China cash could boost economy

Idaho an attractive site for investors looking for better place for families

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COEUR d'ALENE - Well-heeled Chinese entrepreneurs with a desire to become legal American residents are now seen as prospects to help bolster Idaho's economy.

The Idaho Department of Commerce said there are 20 such Chinese citizens who have expressed interest in coming to the U.S., investing $500,000 each and creating at least 10 new jobs for American workers under the federal EB-5 immigrant visa program that allows for issuance of a green card for permanent U.S. residency in exchange for that investment.

"The Coeur d'Alene area is well positioned," to reap potential benefits from the program, Robert Ketchum said. The principal in The Ketchum Group and former director of the North Idaho College Workforce Training Center in Post Falls said the education and business community has worked for years to develop relationships with the Chinese.

Dennis Wheeler, chairman, president and chief executive officer of Coeur d'Alene Mines Corp., proposed several years ago that the community create a business alliance similar to Jobs Plus to promote the region to the Chinese, Ketchum said.

"The potential for North Idaho is the beautiful location," Ketchum said. "In China 90 percent of the surface water is polluted, and there are challenges with air quality."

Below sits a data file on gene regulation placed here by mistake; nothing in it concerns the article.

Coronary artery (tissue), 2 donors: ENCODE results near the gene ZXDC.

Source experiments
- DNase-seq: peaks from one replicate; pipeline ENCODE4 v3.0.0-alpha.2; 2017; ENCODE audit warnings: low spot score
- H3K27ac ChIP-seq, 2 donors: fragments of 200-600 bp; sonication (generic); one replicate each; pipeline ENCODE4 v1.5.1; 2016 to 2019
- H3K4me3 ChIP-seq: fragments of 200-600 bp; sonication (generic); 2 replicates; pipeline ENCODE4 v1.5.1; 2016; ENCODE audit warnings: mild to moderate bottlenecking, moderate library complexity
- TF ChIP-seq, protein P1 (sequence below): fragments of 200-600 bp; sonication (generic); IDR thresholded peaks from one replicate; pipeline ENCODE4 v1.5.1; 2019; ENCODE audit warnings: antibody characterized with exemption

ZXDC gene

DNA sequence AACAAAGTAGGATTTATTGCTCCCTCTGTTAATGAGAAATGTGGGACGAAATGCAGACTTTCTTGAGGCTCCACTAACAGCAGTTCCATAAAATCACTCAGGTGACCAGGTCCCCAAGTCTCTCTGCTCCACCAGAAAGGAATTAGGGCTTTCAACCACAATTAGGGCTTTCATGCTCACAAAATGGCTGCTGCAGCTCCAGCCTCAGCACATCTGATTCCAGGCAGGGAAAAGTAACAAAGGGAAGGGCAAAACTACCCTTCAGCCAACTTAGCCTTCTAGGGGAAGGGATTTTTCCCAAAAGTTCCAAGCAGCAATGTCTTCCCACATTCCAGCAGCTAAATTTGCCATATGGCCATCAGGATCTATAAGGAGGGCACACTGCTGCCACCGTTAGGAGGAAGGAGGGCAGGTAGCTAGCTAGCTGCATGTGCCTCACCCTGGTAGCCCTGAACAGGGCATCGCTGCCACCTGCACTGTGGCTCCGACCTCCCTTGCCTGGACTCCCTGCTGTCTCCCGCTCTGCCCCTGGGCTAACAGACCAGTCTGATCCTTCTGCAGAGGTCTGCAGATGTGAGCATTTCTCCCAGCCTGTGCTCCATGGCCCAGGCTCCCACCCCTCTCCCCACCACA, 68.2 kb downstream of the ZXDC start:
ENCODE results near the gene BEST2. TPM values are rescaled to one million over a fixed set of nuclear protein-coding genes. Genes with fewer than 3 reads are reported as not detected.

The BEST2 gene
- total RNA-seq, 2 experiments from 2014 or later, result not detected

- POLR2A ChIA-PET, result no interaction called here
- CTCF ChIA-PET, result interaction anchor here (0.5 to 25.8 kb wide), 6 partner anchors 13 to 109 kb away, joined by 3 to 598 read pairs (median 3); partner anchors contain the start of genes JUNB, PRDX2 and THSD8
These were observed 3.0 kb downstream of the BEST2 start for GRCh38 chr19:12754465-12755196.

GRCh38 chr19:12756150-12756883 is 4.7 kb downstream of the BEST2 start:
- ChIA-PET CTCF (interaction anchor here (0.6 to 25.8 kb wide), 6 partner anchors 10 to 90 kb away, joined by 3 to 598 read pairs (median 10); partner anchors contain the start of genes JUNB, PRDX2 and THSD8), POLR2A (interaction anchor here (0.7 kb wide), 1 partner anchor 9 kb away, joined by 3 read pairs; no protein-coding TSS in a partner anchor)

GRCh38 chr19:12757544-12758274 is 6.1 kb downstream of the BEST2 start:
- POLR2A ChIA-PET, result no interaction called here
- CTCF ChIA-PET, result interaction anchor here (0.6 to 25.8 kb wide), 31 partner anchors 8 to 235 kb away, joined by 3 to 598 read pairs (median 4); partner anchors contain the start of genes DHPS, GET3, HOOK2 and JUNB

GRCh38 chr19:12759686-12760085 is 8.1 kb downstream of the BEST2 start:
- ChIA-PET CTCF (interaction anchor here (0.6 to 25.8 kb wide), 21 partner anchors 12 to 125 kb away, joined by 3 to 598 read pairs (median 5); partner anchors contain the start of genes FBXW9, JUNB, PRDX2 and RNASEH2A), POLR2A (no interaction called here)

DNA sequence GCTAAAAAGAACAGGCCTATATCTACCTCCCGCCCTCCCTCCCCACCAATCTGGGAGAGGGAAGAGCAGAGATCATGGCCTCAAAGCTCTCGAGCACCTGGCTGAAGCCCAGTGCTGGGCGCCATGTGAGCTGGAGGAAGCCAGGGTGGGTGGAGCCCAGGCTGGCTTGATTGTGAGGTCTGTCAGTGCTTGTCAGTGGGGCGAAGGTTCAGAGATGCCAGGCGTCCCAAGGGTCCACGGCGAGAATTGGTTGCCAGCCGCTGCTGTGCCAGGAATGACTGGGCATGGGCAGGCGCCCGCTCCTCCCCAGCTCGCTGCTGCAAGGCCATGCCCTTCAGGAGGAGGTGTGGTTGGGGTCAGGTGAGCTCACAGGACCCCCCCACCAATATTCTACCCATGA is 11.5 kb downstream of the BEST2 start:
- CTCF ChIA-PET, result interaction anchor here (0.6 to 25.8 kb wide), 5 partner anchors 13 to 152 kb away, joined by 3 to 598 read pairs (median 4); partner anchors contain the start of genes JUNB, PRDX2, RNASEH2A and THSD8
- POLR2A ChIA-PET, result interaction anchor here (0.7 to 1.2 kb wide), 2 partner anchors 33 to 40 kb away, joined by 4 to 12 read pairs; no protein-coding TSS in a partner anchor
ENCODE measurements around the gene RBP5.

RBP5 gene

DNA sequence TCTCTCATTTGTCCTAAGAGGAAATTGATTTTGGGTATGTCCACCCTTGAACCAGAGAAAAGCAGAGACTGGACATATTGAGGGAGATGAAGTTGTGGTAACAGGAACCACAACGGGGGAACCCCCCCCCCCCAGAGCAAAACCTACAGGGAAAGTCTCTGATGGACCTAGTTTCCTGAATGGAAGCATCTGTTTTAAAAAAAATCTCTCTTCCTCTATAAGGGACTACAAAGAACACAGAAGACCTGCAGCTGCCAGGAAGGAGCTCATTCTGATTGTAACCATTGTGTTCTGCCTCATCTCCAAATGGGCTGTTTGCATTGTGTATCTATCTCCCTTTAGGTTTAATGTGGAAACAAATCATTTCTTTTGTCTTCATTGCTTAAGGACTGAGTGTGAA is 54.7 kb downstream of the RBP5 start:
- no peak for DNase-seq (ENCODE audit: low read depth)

That could make Idaho an attractive site for investors looking for a better place to raise their families, he said.

"The Chinese will go where the relationships are," he said.

Wheeler was unavailable for comment on Monday.

The Idaho Statesman reported Sunday that the announcement by the state Commerce Department capped a successful week of meetings in China between Gov. Butch Otter, Chinese officials, investors and Idaho companies.

"It met and exceeded our expectations," said Don Dietrich, Commerce Department director.

The newspaper reported the Idaho State Regional Center and its Chinese partner Westlink hope to eventually have 120 investors and $60 million in investments.

"Our company believes that the Idaho State Regional Center is the best, most innovative EB-5 program for Chinese investors," Sun Lu of Westlink said in a news release.

Otter spoke at several seminars, and on Friday met with Chinese Vice Minister of Commerce Yi Xiao Jhun, who said the country is leery of investing after some businesses turned out to be fraudulent or involved with organized crime.

Steve Hill, an agent at Century 21 Beutler & Associates, said there are ample opportunities in the local market with a large inventory of vacant industrial sites with lease rates as low as 22 cents per square foot.

He plans on going on one of the China visits being coordinated by the Coeur d'Alene Chamber of Commerce this fall.

"I'm going to try to sit down with anyone who is interested," he said, though he is unsure of what the prospects might be. "Until I get over there, I won't know."

The Associated Press contributed to this report.

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